Sports & Play Safety
Sports Hydration

Young soccer player drinking from a water bottle

To keep children in top shape for sports, it is important for them to stay hydrated by drinking plenty of fluids. Dehydration occurs when a body loses more water than it takes in (such as through sweating). When children do not drink enough water while playing sports, they could be at risk for dehydration, heat exhaustion or even heatstroke.

Safety Tips

  • Make sure athletes have a water bottle for every practice and game.
  • Make sure athletes drink fluids (water is the best option) 30 minutes before the activity begins and every 15-20 minutes during activity. Avoid any drinks with sugar or caffeine.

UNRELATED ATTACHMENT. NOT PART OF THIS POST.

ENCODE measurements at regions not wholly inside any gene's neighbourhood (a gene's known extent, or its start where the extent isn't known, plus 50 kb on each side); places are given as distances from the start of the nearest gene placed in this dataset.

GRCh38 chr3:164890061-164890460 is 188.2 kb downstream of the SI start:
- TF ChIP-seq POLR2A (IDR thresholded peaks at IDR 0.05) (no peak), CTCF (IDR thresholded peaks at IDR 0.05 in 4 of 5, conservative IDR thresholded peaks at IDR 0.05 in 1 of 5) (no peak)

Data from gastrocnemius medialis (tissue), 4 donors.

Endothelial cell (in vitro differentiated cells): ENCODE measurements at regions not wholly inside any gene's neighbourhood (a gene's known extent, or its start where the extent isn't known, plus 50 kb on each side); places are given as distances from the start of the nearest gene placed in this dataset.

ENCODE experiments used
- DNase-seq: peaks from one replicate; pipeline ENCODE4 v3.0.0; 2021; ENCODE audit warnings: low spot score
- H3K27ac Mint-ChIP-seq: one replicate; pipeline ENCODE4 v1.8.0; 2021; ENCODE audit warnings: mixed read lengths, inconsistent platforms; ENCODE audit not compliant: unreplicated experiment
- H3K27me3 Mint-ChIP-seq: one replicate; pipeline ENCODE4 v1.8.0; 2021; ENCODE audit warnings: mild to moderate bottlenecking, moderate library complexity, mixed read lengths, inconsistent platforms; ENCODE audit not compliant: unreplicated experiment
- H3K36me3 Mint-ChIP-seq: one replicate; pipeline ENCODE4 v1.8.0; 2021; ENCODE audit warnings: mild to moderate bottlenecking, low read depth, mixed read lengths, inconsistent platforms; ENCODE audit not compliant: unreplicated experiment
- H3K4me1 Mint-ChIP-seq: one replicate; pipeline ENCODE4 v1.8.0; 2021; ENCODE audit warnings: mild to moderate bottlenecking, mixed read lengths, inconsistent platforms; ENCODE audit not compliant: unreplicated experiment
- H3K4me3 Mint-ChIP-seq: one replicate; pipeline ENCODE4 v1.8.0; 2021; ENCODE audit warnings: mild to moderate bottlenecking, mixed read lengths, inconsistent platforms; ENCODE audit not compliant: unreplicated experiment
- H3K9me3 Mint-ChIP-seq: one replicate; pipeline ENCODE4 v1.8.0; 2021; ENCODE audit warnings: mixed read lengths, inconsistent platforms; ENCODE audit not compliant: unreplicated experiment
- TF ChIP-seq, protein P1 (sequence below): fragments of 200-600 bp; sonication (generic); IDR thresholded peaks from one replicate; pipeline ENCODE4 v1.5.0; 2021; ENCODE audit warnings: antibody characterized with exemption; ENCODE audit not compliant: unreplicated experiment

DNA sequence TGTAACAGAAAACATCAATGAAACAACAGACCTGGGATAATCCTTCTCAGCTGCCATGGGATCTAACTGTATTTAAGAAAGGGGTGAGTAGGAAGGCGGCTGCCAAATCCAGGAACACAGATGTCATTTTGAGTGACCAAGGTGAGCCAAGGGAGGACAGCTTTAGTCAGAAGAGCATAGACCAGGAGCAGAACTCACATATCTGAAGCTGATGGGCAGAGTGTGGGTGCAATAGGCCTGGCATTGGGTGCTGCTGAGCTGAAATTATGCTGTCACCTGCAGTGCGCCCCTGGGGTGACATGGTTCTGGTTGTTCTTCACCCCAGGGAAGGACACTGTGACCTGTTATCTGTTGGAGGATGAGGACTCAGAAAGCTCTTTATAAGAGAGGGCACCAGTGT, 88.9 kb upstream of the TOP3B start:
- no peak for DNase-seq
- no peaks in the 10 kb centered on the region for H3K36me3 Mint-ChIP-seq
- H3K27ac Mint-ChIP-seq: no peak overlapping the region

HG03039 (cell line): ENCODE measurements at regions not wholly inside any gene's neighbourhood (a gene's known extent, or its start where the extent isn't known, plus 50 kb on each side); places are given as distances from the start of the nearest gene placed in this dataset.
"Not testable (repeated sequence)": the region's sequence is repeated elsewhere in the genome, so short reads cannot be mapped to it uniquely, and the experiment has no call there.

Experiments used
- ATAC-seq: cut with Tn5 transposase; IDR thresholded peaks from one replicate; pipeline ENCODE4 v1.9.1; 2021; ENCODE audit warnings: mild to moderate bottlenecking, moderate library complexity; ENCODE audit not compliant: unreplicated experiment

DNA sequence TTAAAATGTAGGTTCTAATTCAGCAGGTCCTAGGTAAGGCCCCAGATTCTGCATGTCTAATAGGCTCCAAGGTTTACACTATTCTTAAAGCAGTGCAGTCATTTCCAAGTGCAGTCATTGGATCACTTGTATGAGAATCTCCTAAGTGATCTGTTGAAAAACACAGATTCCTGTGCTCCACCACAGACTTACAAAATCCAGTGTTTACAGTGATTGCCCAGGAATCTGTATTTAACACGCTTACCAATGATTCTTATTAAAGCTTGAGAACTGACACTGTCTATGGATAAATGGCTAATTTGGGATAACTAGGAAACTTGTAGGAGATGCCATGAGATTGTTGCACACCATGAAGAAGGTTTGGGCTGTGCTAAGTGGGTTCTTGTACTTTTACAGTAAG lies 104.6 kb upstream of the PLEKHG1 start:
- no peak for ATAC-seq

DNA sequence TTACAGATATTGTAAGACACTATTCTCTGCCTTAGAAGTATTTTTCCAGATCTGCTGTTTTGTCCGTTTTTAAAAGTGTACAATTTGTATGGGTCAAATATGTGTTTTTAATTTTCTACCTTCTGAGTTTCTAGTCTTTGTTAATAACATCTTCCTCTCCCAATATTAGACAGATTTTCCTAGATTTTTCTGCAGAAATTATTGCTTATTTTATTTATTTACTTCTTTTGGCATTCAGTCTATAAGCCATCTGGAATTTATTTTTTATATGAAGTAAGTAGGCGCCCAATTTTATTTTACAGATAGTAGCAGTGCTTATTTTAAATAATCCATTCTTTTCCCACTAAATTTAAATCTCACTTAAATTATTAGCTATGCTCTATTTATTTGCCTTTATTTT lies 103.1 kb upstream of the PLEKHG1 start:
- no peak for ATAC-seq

• Establish mandatory water breaks throughout practices and games do not wait for a child to tell you he or she is thirsty. Encourage children to stay well hydrated by drinking plenty of water before, during and after play.
  • Encourage athletes to drink plenty of water. The American Academy of Pediatrics (AAP) recommends:
    • 5 oz. for an 88-pound child every 20 minutes
    • 9 oz. for a 132-pound child every 20 minutes

Know the Signs and Symptoms of Dehydration

The severity of dehydration can vary from mild to more life threatening if left unchecked. There are three levels of dehydration: heat cramps, heat exhaustion and heatstroke.

Symptoms range from muscle cramping in the calves, back, arms or abdomen (heat cramps) to faintness or dizziness, nausea and rapid heartbeat (heat exhaustion) to collapse, emotional instability and very high body temperature (heatstroke).

Injury Risks Areas